Netflix has garnered a large portion of the recognition for its online original content, partly due to the company's sole purpose of web television streaming. It is often credited as the origin of the trend of web-based series, as well as our current binge-watching culture. Although it does not publish the ratings for its original series, Netflix was also the first web-based TV platform to be honored with a prestigious award, with the political hit "House of Cards" bringing home an Emmy amongst several nominations and "Orange is the New Black" earning nominations of its own.
In the past and in the future, Netflix’s stiffest and most direct competition has come from HBO. The two have been in a continuous arms race for innovation and popularity, bolstered by the increased investment in HBO Go (streaming video on demand service to be rebranded as HBO Now). HBO Now developed as an extension of the traditional subscription TV channel, and has positioned itself to compete more directly with the web platforms by offering an online-only subscription for those without cable. While it is set to be nearly twice as expensive as its competitors, HBO maintains a loyal fan base due to its proven history, ground-breaking subject matter, and vast selection of movies that gave its name.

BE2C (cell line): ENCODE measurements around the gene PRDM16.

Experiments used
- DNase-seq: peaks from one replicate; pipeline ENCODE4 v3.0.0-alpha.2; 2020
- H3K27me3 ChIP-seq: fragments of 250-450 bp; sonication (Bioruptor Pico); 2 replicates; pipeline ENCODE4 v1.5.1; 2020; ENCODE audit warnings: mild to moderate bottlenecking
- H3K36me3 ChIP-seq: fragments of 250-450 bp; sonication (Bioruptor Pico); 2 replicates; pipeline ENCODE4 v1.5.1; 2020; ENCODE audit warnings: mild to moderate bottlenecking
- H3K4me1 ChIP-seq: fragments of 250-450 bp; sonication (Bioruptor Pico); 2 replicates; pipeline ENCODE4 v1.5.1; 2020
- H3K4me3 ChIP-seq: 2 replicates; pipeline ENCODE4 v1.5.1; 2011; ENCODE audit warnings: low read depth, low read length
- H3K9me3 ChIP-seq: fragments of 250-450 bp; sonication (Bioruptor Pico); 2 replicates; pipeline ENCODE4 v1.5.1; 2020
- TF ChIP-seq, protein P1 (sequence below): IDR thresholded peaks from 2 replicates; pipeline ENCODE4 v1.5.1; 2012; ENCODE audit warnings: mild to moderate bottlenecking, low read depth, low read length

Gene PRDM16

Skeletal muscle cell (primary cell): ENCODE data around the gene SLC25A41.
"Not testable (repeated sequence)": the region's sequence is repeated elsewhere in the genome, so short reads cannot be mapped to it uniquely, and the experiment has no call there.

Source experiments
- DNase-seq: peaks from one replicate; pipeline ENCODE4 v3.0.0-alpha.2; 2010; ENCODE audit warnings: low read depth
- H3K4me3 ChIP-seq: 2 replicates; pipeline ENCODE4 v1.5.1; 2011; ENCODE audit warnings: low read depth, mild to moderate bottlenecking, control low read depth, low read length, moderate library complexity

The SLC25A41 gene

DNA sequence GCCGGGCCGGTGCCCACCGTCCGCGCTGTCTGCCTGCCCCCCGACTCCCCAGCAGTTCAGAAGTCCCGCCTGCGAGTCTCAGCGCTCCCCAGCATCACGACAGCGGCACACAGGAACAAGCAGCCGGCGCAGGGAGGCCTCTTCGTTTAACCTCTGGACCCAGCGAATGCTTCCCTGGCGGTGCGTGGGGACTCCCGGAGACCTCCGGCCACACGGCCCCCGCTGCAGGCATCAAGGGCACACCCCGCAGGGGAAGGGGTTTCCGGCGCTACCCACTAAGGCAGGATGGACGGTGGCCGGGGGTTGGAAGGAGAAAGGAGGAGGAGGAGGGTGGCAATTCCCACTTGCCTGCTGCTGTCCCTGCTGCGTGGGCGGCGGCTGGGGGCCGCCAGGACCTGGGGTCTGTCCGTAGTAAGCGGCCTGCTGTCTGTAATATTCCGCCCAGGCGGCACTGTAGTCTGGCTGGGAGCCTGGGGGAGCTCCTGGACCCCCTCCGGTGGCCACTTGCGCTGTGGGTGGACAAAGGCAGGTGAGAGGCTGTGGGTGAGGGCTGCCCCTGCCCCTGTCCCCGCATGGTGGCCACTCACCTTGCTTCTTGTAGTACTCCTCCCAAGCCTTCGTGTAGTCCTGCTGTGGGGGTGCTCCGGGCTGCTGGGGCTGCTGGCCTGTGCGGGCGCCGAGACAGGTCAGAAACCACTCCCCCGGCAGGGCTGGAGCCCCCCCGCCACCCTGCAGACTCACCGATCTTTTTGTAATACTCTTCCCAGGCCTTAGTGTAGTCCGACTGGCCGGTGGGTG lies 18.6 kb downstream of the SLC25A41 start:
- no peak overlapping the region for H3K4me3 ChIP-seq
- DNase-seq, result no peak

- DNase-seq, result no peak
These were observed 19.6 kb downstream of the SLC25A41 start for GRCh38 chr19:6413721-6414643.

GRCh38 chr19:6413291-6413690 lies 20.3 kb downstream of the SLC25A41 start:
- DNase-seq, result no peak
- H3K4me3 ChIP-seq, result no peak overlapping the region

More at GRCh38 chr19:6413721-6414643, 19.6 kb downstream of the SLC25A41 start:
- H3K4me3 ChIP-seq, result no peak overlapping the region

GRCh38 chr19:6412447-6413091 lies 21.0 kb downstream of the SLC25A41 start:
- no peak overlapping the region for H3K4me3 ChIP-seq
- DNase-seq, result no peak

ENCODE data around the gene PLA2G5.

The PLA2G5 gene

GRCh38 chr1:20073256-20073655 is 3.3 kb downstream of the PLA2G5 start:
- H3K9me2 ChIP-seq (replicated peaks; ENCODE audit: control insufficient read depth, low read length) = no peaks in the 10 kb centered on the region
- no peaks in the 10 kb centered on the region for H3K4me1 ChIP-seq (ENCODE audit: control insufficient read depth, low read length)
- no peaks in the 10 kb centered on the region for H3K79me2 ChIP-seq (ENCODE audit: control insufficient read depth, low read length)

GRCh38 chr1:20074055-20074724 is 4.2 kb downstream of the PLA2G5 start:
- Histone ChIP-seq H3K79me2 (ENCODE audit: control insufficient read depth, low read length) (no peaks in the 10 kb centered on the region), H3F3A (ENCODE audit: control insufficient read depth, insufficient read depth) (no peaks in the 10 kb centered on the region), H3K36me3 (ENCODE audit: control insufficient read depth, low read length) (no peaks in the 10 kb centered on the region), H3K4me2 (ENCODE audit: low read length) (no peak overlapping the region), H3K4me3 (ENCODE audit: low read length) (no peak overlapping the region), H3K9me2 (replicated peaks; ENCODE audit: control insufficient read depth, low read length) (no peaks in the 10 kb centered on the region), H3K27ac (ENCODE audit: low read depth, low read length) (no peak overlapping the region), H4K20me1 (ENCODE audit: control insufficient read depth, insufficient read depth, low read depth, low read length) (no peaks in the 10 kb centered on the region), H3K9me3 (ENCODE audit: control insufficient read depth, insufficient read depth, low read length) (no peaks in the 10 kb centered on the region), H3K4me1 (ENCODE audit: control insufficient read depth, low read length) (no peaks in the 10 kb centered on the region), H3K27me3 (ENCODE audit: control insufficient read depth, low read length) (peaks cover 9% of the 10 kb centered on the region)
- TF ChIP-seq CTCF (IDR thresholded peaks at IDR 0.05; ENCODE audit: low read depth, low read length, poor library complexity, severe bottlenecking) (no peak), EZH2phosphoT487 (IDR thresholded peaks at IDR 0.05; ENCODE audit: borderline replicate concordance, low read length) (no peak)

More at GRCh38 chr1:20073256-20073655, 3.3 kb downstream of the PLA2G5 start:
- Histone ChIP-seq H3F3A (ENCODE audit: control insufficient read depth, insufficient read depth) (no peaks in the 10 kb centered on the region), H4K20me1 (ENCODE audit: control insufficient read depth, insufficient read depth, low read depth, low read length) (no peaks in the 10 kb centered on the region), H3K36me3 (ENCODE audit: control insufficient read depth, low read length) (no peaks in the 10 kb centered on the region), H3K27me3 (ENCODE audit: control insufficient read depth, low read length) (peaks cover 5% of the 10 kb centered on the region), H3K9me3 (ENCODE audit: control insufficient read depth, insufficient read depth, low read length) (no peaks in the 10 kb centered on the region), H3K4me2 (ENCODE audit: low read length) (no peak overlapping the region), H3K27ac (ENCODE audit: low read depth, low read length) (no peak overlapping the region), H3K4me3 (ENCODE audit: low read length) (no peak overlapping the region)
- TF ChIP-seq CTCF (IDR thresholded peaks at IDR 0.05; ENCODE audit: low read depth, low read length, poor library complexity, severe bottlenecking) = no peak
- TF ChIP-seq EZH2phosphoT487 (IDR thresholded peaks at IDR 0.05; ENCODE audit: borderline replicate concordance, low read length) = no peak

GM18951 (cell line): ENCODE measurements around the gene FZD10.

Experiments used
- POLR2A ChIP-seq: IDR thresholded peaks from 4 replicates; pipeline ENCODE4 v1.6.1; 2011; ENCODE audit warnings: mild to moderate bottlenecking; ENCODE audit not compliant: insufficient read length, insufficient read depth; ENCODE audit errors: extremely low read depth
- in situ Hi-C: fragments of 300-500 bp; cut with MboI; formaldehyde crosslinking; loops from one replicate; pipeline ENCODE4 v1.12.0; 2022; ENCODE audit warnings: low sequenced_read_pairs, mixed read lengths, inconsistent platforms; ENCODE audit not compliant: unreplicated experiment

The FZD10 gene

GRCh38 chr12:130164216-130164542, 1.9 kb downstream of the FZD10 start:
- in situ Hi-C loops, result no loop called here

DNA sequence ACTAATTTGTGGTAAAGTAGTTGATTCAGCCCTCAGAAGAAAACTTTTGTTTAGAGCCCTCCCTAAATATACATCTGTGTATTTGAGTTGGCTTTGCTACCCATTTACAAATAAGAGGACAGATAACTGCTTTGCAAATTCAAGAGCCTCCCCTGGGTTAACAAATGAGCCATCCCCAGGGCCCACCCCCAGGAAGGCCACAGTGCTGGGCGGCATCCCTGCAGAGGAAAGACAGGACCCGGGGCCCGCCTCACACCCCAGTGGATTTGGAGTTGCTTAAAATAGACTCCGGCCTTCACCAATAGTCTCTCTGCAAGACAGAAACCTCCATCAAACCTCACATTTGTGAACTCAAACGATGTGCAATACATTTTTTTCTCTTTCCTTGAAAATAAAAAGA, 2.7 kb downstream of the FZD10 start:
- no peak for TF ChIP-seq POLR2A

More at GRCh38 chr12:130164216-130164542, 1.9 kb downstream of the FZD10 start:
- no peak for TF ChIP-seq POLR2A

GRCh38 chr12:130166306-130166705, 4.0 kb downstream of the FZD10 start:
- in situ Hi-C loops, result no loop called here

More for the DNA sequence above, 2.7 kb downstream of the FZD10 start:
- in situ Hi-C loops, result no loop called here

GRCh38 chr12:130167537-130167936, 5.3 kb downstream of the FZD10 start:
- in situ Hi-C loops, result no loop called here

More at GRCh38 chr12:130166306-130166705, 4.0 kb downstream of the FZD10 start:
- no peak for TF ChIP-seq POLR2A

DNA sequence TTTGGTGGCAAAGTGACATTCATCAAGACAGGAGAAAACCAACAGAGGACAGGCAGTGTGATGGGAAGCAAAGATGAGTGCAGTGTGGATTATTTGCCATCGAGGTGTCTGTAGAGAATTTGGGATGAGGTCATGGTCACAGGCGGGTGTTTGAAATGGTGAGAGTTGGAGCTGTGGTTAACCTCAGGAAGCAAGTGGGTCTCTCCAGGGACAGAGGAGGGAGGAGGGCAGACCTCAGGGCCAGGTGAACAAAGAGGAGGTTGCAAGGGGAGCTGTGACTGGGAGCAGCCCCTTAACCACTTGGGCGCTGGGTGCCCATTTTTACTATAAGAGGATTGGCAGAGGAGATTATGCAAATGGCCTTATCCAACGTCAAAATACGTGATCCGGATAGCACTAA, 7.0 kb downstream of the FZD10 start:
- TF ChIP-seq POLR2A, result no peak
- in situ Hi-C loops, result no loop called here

Hulu, like Netflix, developed its brand for the sole purpose of streaming and viewing. Though its price and concept are similar to that of Netflix, its model allows for both full Hulu Plus subscribers and open access, for previewing and limited access to select episodes and advertising. This way, its total web traffic is comparable to its competitors, although its subscription base is lower.
BitTorrent is the new kid on the block to join the online originals party. Its parent website Bit.ly has a very high visit rate due to its base in streaming and file sharing, which sets up for a projected large audience for BitTorrent. Its premiere project, entitled “Children of the Machine,” is a sci-fi series projected to be of particular appeal to the young millennial generation. The COO has made the following statement regarding BitTorrent’s stance on brand partnership and integration: